The AMATYC 2014 conference is almost over. Many conversations and sessions have dealt with changing the curriculum in basic ways, whether shifting to a New Life model or Dana Center or Carnegie … in part, whole, or modified. Some of us get so enthusiastic about this change that we don’t get slowed down by worries or concerns about the amount of hard work this will take; for us, it’s like nothing will stop us from reaching our goal.
Most of us, however, are facing constraints. We are intimidated by the work involved — the hard work of developing an idea, getting consensus or approval in the department, and building institutional support, all of which is required before we get to develop the teaching in the new courses. Perhaps, we think, it would be best to take a small step like replacing one chapter in the current course with a new one, and see how the ideas work out at other institutions.
Take the biggest step you think you can. In fact, take a step a little bigger than you think is realistic.
I could justify these statements by citing policy initiatives that are coming, by showing data on how ‘bad’ things are now, or by invoking the Common Core mythology. Today, I want to take a different approach to the rationale for why it is important to make changes a little bigger than you think is realistic.
Call it personal, or perhaps religious. My world view, informed by my beliefs, goes something like this:
- Do no harm to others
- Place the needs of others ahead of (some) of your own needs
For a large portion of students placing below calculus, we are doing harm to them. They come to us with dreams and aspirations, and we place steps in front of them that are frequently and artificially difficult. Yes, we bear some responsibility for students giving up on their dreams. We have been doing significant harm, even though our work is driven by a desire to help. We must stop doing harm to such a degree.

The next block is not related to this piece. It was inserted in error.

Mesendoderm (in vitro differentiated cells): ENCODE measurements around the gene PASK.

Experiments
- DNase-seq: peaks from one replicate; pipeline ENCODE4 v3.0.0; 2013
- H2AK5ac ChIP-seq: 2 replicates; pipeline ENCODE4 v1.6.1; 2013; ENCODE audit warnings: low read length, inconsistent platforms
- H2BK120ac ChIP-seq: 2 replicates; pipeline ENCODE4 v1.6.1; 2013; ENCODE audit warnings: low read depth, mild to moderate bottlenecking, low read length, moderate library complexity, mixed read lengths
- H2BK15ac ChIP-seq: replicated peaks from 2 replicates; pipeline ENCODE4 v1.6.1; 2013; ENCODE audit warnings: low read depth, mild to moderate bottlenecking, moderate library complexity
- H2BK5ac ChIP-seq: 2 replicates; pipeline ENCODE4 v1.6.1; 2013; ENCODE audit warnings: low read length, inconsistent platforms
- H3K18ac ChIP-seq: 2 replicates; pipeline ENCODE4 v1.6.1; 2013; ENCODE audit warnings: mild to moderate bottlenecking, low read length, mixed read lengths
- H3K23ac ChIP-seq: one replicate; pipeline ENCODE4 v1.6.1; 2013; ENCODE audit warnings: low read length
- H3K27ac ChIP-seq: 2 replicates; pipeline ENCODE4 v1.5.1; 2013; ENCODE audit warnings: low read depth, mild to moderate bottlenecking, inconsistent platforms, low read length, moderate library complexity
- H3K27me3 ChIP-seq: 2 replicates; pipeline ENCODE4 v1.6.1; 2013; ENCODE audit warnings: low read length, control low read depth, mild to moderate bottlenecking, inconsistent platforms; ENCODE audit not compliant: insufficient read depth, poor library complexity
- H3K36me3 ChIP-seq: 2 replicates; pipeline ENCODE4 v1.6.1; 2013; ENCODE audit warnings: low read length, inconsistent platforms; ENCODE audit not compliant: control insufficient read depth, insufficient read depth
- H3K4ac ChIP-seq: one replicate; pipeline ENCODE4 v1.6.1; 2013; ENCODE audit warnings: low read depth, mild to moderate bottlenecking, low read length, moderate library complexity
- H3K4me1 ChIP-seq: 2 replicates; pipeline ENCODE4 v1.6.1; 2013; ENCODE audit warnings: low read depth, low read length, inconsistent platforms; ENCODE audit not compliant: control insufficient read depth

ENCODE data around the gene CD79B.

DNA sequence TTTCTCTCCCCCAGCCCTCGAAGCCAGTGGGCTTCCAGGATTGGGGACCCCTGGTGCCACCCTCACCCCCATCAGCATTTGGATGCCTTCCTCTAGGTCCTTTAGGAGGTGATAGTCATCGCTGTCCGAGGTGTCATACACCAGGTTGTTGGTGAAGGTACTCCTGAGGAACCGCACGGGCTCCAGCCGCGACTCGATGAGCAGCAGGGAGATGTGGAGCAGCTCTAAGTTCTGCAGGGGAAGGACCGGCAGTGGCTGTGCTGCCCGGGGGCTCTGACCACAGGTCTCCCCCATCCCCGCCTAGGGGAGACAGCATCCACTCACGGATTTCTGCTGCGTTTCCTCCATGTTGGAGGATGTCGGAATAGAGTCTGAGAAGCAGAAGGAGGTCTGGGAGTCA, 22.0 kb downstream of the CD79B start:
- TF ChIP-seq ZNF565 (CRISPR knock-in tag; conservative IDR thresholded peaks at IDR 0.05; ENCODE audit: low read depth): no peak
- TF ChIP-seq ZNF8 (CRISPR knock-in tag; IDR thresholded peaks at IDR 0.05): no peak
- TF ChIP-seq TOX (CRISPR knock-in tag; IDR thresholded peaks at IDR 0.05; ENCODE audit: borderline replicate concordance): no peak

We should be placing the needs of students above our own needs. We will have jobs, though different, even if we eliminate half of our developmental courses; sure, it’s not comfortable … it can even be threatening. However, continuing what we have been doing is not putting students’ needs first. Does any student need the 100 learning outcomes of my college’s developmental mathematics courses? Absolutely not. Those 100 outcomes are there because we there might be a need sometime for somebody to use them in some situation; much of this ‘need’ is driven by assessments within mathematics courses.
Herb Gross, founding president of AMATYC, gave a popular keynote speech here at the conference. At one point, Herb said that we should re-phrase the golden rule; instead of “Do unto others as you would have them do unto you” it should be “Do unto others as they would do unto themselves.” I appreciate the intent with this re-phrasing, but it totally misses the faith justification for the original … we are called to see ourselves as the other person; the ‘do unto you’ refers to what they could do to you or for you if your roles were reversed.
So, envision yourself starting at college, and your initial mathematics course is not very ‘advanced’. Perhaps you are the person who had AP Calculus in high school who is told that you now must take two courses before taking college calculus. Perhaps you are the person who passed two algebra courses with weak grades who now finds herself sitting in a class reviewing grade school arithmetic with 25 other students of color. Perhaps you are the person who did not do well before, and really needs help building a mathematical base … and you find yourself in a math course which deals strictly with procedures, with some drive-by attention to concepts, and no real applications in sight.
The issues I am talking about are definitely not just in ‘developmental’ or remedial courses. At all levels, we tend to have a mismatch between student needs and what we provide. The harm is done in pre-algebra and pre-calculus, in algebra and calculus, and even in statistics.
I have never met a math teacher at any level who wanted to do harm to students. Almost all of us have a sincere desire to help students, to provide the best mathematics possible. Change can involve a risk to do harm; the profession has enough knowledge about mathematical needs and learning to avoid much of the risk.
Do no harm, as much as possible. We must take the biggest step possible … and a little more … to reduce the harm we do. We should take advantage of the external forces, and create the types of change we think are best — to put our students’ needs first.
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